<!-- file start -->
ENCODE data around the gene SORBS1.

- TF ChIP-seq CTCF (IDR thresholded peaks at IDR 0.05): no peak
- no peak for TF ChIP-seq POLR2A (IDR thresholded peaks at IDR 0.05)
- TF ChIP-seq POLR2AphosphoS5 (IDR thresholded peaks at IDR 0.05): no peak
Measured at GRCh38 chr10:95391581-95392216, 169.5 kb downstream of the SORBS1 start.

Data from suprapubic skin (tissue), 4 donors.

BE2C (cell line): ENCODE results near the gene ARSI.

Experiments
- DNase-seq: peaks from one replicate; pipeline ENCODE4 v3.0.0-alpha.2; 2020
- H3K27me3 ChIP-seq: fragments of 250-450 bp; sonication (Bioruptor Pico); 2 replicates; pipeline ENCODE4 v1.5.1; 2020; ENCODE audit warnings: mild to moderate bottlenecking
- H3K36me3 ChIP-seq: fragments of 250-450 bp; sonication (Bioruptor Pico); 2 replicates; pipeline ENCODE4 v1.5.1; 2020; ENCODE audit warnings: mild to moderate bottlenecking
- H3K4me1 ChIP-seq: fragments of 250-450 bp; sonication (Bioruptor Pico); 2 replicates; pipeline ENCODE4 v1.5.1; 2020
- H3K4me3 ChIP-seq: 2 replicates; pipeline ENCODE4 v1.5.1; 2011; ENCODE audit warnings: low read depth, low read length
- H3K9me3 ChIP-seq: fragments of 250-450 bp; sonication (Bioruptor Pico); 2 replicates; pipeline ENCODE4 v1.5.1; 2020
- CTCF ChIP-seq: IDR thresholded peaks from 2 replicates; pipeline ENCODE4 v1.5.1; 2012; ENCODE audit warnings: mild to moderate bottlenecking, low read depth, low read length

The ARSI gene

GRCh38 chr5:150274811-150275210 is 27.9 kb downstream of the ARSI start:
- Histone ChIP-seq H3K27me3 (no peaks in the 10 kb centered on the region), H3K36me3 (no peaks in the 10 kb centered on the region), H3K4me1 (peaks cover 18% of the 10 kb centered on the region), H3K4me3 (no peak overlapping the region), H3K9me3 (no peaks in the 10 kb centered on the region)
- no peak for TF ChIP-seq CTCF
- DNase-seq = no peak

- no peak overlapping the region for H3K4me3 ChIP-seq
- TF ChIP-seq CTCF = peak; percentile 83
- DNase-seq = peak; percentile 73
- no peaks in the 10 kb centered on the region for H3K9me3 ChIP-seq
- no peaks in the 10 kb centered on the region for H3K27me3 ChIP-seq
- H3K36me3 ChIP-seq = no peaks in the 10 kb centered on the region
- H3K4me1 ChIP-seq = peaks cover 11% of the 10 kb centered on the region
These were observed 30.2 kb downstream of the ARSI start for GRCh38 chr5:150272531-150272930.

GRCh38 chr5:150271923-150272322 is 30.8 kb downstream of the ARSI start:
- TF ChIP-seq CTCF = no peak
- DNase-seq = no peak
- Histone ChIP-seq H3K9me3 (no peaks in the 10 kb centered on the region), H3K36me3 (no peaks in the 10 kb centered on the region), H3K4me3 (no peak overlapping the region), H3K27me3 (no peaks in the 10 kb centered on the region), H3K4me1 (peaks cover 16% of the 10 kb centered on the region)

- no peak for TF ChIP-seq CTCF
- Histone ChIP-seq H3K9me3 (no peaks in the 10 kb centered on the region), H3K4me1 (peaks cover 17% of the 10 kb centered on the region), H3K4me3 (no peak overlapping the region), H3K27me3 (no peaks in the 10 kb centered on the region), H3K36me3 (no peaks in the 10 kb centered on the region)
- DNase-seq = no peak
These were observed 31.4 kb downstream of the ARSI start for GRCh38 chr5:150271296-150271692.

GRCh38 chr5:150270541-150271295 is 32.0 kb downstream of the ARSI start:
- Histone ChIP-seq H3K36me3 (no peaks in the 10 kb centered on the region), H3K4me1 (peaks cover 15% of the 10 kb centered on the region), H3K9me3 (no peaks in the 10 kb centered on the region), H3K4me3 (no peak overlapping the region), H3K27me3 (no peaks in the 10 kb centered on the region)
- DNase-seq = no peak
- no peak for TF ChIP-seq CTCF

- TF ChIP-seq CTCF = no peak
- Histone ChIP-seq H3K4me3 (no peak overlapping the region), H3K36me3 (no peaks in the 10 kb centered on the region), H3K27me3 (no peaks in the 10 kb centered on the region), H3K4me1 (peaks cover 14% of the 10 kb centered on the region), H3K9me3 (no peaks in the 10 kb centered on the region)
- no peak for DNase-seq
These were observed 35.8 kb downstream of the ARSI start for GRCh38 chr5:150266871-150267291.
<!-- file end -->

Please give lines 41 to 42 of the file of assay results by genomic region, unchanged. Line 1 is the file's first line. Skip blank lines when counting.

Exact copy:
- TF ChIP-seq CTCF = no peak
- Histone ChIP-seq H3K4me3 (no peak overlapping the region), H3K36me3 (no peaks in the 10 kb centered on the region), H3K27me3 (no peaks in the 10 kb centered on the region), H3K4me1 (peaks cover 14% of the 10 kb centered on the region), H3K9me3 (no peaks in the 10 kb centered on the region)